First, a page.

Archived Story

Former drum major in Boston Marathon

Published 2:17pm Monday, April 15, 2013

Twenty years after leading the 1991-93 Chieftain Marching Band as drum major, Christie (Wade) Cook embarked today on the longest march of her life — 26.2 miles in the Boston Marathon.

 

“I’m very excited. I can’t wait. I want to soak in all I’ve read about,” said Cook, a mother of three who only began running in January 2010. This will be her third marathon.

 

The 38-year-old won her age bracket at last summer’s Steve’s Run.

 

When she was a beginning flute player, her band director was Rich Bressler, who also ran Boston.

 

Her high school director, Tom Stansifer, isn’t a runner, but cheered her on with a “Rocky” message on Facebook.

 

Cook expects the experience to be “one and done,” but “every time I say that, my husband rolls his eyes.”

 

She met Greg, who prefers long bike rides to running, when they worked at Applebee’s in Benton Harbor.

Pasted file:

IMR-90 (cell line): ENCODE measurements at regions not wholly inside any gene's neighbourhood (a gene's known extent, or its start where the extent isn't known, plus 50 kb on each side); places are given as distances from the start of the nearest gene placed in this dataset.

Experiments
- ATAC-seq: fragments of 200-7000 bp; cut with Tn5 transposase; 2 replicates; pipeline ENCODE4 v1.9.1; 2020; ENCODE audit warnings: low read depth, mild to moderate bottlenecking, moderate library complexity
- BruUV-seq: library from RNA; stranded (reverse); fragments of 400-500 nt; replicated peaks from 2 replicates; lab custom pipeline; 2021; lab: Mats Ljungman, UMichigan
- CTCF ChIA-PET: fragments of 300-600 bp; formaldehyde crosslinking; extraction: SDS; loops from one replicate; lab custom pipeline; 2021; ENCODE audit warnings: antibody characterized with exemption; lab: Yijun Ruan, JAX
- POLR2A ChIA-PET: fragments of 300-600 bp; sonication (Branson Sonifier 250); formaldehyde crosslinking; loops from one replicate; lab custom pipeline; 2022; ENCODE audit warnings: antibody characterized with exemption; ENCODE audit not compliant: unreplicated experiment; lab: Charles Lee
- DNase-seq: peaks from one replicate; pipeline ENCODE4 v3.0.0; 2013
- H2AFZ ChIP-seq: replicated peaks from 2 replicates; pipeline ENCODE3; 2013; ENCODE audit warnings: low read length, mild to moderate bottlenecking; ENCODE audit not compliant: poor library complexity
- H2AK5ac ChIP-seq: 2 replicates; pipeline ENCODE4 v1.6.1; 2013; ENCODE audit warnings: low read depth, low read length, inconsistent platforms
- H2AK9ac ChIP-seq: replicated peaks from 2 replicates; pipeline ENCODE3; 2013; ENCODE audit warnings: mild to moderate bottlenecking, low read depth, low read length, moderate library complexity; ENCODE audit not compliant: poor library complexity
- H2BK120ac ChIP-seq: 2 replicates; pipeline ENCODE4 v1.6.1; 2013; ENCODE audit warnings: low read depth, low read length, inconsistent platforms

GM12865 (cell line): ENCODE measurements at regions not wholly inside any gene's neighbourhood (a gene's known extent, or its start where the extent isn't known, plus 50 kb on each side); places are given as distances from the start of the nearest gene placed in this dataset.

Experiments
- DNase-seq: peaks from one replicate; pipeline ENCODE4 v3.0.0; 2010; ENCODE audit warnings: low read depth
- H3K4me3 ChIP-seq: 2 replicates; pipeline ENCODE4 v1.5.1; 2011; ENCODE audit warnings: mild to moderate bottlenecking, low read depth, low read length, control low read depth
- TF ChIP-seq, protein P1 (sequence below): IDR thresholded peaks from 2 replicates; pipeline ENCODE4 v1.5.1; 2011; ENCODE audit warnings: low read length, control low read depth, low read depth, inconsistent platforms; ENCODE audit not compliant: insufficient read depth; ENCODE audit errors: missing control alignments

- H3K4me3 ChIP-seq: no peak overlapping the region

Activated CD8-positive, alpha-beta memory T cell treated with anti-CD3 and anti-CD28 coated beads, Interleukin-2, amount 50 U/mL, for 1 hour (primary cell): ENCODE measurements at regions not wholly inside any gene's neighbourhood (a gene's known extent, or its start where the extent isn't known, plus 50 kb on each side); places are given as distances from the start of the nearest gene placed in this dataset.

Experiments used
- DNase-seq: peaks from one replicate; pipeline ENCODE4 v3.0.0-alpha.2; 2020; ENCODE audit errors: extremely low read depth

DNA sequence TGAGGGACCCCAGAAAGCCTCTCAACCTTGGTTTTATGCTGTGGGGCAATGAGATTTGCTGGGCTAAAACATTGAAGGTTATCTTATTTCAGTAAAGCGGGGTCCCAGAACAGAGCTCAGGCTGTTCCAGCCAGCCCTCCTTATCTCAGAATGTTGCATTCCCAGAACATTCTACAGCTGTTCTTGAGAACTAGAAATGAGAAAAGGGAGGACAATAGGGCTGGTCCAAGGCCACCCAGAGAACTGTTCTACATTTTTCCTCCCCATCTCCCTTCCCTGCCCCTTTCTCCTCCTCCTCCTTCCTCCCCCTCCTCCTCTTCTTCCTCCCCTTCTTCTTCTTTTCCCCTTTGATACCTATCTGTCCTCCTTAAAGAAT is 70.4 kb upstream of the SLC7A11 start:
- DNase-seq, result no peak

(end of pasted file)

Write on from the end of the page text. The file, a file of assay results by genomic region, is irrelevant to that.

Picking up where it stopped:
The Kalamazoo resident rose through the restaurant ranks for 14 years until she was in charge of human resources across the east side of the state.

 

Cook completes a bachelor’s degree in business this December through Indiana University.

 

Her sons are 11, 9 and 7 and “think it’s really cool.”

 

Her oldest will run with her the first time Aug. 3 in Grand Rapids.

 

Wade, who ran her first marathon with friends who convinced her to train, was within seven minutes of “BQ,” or a Boston qualifying time. Then she ran the Bayshore Marathon in Traverse City last May. “I thought, ‘I got it, I might as well run it.’ My mom was a runner,” she said of Terrie, who just returned to Topash Street from Florida.

 

“My 20-year reunion is coming up,” the 1993 DUHS graduate and former cheerleader, said Friday afternoon from Erie, Pa., enroute to Boston to make a weekend of pre-race festivities.

 

“I guess I’m trying to prove something to myself. With 27,000, I’m very interested to see how it goes. We get bused out to the starting line at 6:30, and I don’t run until 10:20. It’s very structured. It starts in three different waves, with nine chutes in each. I’ve never been part of anything so big.”

 

 

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